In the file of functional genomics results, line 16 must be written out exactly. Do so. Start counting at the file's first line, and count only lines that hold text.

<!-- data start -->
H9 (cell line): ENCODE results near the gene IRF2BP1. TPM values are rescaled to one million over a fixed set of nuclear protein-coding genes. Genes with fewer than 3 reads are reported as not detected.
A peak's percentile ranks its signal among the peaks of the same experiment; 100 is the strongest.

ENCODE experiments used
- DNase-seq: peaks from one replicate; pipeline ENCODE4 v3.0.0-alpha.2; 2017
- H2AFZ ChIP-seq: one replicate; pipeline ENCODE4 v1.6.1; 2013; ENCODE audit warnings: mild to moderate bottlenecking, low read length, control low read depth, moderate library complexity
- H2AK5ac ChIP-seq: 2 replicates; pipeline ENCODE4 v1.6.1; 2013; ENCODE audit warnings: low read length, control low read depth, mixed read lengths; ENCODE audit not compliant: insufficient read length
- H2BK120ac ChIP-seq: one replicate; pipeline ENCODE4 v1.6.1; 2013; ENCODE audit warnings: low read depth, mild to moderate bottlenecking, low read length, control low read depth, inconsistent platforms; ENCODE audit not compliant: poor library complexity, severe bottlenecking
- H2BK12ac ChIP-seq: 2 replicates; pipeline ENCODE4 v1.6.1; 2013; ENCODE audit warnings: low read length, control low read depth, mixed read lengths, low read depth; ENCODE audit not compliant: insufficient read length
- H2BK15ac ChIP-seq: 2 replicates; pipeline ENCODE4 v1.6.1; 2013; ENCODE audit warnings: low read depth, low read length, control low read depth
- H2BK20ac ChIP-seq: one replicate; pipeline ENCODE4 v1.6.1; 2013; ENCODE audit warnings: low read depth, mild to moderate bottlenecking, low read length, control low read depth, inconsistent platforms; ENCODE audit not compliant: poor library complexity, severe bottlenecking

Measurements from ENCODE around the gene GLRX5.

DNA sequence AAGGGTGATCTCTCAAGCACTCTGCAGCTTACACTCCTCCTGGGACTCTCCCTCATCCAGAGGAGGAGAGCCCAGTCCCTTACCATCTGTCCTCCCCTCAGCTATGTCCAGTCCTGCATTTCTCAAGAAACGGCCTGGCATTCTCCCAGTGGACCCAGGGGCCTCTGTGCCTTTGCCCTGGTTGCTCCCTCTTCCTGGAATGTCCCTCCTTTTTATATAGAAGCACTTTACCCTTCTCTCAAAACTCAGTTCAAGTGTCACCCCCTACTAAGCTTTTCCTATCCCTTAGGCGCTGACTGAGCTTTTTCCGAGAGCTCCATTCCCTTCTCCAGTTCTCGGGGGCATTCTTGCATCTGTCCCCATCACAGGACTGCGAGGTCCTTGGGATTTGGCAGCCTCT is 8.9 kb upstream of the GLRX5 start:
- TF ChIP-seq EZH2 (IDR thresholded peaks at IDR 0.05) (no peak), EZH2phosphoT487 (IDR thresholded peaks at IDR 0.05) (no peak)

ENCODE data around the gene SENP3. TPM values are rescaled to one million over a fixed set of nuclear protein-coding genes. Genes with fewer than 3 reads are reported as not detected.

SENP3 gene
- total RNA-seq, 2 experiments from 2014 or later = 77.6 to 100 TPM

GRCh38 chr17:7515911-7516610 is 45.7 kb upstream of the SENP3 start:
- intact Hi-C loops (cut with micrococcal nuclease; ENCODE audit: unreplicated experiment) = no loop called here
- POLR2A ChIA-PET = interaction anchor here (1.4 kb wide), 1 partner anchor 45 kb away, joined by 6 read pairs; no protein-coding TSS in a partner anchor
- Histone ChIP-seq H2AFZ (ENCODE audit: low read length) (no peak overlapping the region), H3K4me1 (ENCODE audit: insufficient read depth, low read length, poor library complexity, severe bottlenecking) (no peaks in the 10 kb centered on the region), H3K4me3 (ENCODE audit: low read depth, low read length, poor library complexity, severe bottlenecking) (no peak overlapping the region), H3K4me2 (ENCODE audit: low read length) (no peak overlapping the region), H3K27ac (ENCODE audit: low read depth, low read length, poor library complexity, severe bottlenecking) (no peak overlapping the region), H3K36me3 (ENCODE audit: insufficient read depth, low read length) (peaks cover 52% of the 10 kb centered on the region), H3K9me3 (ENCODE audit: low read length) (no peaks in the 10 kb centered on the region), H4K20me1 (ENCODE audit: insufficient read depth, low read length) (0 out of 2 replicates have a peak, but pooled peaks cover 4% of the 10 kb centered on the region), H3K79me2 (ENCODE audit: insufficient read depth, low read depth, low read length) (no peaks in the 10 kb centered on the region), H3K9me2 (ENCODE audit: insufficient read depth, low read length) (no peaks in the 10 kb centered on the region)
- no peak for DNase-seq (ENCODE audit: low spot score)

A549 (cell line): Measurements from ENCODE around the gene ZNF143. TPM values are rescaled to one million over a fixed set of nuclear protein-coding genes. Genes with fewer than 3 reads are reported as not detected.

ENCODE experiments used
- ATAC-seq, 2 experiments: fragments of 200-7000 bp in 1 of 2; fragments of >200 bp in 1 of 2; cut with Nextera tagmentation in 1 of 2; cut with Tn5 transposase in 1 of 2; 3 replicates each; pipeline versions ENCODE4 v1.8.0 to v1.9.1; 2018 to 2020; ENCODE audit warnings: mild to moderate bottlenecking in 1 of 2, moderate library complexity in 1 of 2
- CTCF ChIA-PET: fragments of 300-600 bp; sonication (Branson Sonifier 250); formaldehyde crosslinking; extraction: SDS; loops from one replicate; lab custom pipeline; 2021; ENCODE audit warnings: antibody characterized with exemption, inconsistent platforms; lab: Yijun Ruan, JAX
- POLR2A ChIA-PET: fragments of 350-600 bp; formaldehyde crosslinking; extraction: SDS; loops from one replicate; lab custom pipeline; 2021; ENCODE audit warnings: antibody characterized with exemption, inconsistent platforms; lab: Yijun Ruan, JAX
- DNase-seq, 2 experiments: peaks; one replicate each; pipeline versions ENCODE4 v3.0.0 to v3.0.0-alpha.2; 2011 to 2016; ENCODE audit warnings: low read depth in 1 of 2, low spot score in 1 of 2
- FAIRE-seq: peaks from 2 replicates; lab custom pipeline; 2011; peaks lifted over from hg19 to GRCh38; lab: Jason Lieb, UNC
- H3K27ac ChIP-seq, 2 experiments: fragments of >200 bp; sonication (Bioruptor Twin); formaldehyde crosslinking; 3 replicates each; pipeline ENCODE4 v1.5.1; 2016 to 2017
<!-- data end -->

- total RNA-seq, 2 experiments from 2014 or later = 77.6 to 100 TPM